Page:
Don't be wed to the cook, counter, camera - be creative, you don't have to always be the cook behind the counter in front of the camera. Go outside, move to another room, do something unusual.
* Use a tripod to steady the camera
* Have someone else shoot for you
* Try a two or three camera shoot or use an overhead camera for wide shot, close up, medium shot
* If you only have one camera and you go back to shoot a second version make sure you have continuity, leave space for graphics and use natural sound.
* Start with title page
* Add effects (transitions from one shot to another, don't go too crazy)
* Use music (make sure you're authorized to use the music)
* Add graphics (words on the screen)
Tip: You can start with iMovie or windows movie maker for editing.
From the audience: How expensive is the software -- it can be free, $50, really good stuff $1K.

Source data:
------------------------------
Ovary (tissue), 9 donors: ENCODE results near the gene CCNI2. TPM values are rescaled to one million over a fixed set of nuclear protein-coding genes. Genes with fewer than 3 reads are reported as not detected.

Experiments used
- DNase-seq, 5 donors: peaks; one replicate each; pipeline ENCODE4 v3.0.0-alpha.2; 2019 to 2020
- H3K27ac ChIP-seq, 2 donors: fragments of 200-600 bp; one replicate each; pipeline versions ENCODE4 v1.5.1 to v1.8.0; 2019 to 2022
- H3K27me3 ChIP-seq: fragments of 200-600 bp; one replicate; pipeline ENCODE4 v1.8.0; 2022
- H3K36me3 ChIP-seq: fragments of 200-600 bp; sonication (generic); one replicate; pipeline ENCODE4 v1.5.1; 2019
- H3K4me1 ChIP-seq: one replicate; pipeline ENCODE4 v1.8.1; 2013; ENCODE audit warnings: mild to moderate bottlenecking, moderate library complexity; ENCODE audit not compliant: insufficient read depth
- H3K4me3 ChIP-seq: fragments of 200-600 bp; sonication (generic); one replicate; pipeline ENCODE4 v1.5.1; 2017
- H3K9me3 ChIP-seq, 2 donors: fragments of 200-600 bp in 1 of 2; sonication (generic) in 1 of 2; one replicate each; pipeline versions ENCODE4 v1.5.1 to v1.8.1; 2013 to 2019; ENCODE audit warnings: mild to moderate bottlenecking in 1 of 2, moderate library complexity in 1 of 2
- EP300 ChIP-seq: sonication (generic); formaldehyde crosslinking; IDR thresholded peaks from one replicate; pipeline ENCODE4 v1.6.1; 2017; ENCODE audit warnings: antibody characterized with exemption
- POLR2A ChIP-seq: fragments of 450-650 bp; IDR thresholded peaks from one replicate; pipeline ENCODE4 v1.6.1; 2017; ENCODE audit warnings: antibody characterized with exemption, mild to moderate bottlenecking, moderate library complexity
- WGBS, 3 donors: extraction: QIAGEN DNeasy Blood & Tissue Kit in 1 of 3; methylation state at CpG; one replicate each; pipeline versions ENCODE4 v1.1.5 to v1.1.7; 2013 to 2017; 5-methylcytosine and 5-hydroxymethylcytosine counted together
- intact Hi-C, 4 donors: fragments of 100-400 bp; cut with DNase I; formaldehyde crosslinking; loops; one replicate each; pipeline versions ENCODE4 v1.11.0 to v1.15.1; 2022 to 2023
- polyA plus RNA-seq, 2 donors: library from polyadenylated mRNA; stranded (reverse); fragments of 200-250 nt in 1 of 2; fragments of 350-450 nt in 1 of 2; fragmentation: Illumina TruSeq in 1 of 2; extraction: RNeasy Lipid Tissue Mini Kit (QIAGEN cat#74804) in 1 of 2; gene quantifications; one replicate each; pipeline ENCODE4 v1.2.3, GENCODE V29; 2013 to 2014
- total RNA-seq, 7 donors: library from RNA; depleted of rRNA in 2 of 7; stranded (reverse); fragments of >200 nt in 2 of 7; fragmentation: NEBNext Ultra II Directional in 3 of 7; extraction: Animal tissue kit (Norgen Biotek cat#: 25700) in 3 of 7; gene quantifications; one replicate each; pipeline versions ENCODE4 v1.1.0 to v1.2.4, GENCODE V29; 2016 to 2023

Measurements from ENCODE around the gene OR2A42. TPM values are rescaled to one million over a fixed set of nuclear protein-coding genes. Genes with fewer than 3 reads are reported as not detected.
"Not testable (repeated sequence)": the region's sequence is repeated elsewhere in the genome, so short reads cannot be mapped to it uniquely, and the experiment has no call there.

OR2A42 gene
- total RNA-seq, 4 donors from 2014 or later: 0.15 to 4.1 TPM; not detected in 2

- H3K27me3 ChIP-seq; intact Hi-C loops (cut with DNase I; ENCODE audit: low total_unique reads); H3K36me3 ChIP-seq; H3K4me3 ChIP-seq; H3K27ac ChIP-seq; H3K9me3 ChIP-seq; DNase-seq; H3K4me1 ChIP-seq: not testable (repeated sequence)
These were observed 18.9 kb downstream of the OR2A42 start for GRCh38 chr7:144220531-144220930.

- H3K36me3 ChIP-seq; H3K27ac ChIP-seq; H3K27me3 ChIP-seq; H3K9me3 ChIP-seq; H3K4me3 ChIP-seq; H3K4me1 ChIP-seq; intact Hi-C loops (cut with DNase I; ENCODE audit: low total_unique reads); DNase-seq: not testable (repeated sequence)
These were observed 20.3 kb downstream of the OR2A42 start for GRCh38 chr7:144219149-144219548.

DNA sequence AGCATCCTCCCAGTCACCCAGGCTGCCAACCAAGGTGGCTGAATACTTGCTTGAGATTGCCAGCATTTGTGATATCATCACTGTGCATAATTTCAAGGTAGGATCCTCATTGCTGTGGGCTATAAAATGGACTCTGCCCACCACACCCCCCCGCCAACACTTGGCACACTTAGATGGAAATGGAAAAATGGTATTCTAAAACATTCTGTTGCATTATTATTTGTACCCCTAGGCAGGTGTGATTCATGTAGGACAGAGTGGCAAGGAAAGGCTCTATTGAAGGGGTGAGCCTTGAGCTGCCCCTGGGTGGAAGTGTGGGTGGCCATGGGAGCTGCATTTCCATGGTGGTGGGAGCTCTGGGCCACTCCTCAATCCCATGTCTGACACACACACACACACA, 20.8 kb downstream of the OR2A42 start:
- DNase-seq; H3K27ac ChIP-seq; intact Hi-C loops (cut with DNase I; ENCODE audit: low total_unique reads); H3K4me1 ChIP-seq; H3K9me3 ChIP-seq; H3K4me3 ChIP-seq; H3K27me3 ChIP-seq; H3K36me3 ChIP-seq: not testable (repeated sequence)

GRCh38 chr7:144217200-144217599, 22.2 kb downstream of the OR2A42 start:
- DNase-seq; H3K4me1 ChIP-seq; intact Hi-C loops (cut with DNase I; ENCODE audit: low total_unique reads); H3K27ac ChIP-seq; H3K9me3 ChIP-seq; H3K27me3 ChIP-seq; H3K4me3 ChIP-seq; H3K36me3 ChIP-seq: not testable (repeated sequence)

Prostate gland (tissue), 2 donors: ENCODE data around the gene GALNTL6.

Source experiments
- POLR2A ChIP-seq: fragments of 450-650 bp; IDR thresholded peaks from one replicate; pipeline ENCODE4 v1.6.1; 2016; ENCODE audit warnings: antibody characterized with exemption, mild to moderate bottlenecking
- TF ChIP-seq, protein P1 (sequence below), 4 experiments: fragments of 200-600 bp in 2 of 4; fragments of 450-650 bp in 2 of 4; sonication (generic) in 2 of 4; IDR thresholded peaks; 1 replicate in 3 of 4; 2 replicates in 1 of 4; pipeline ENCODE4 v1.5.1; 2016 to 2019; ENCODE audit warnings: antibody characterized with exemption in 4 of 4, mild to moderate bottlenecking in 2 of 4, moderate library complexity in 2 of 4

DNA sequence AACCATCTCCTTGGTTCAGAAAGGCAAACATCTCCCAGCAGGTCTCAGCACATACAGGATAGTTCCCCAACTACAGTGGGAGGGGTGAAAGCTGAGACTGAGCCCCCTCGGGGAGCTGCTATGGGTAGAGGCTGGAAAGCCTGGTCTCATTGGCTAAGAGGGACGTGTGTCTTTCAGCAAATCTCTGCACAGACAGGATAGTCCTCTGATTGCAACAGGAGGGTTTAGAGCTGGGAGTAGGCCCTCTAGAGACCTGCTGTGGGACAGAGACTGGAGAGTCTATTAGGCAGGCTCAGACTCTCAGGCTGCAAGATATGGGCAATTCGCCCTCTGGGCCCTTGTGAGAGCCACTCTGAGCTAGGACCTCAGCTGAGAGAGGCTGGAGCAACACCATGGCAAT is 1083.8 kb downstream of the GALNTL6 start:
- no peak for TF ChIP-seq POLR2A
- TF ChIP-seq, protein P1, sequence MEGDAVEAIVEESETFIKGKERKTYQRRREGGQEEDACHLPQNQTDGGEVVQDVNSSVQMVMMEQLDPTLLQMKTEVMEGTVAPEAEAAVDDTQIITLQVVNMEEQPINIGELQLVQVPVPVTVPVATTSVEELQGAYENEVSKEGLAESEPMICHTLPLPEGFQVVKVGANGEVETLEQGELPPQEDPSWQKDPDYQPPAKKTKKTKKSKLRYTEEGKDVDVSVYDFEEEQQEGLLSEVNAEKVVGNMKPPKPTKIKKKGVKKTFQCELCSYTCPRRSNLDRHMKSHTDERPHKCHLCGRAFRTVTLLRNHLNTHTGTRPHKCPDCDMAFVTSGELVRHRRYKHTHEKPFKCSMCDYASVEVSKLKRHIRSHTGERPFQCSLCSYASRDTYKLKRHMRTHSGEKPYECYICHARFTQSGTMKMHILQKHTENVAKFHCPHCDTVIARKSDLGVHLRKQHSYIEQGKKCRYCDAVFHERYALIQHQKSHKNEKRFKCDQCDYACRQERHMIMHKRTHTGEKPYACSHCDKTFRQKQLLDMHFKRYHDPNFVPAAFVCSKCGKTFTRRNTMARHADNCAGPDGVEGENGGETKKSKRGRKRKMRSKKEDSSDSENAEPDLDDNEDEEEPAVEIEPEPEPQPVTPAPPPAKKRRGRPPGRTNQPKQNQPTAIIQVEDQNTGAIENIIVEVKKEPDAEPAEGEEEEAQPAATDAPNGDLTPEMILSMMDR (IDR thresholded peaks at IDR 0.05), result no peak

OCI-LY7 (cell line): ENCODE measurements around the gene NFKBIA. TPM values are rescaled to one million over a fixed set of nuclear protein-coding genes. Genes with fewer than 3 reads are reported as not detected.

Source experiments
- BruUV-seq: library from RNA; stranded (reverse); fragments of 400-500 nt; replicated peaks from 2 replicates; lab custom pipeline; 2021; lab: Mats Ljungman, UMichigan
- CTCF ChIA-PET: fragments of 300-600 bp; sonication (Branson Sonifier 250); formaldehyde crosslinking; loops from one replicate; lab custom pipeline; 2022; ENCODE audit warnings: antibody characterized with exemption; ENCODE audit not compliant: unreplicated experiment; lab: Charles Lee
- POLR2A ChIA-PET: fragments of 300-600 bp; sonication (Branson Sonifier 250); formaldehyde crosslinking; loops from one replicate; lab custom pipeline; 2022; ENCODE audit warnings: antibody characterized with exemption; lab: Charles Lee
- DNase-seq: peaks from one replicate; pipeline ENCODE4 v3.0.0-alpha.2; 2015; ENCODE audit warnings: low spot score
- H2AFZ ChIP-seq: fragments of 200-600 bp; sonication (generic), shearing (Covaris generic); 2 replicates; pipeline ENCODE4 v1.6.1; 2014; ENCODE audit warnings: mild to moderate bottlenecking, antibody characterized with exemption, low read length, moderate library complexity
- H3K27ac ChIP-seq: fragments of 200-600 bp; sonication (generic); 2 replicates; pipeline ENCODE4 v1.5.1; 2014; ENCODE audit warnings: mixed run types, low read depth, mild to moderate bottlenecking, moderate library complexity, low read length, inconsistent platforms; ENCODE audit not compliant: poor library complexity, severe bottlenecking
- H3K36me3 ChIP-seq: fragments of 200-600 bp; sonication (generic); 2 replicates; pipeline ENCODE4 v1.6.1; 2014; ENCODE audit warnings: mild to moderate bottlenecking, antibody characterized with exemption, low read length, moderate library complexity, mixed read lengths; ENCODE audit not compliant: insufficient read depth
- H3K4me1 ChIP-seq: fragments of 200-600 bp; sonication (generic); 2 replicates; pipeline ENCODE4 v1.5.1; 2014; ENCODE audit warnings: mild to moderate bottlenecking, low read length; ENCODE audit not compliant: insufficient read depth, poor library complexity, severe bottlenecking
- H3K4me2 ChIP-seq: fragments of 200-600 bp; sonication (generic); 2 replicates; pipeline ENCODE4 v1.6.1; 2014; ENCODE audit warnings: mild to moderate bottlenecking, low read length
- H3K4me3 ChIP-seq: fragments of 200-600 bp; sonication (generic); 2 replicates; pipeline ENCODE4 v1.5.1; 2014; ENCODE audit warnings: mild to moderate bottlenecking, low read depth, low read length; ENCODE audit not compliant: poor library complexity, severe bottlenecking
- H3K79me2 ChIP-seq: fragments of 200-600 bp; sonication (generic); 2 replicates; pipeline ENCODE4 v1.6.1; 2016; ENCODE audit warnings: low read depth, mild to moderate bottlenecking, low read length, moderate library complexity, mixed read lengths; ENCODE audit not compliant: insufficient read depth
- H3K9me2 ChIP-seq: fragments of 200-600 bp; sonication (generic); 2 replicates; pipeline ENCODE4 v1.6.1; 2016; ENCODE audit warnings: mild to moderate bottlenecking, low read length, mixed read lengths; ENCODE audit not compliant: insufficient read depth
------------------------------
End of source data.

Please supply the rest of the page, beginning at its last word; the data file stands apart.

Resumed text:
Final Cut costs about $100, or you can edit on youtube, using the youtube editing tool.
From the audience: http://www.sounddogs.com for cheap music/sound effects.
Sites recommended for uploading:
There are limitations with vimeo and youtube is a great search engine,which is useful for getting viewers to your vlog - the player isn't as pretty but the search makes it worth it. Go with these two. Comment approval is available on youtube if you don't want to deal with mean commenters.
Eat Relate Love has volunteered to come up and create a vlog. She reviews the props for a couple of minutes and they're shooting the vlog now.
Tip: If you're shooting with more than one camera at a time, do that clap (the directory's box) so that you can synchronize the video from the multiple videos.
Question from the audience about getting permission from those who appear in your vlog. Ask for permission when shooting on private property. When shooting in public places, get written permission to use individuals in video.
- Vlogging public figures (they have no control over how you use this film.)
- Vlogging private figures (Private citizens are protected and you need a release statement.)
We watched the vlog made by Eat, Relate, Love and another vlog was shot with another volunteer (sorry, I didn't hear her name or blog name, if it was you, leave a comment and I'll add you.) Mria shot the video with a handheld camera.
Liveblogged by Denise -- contact me about changes or problems needed.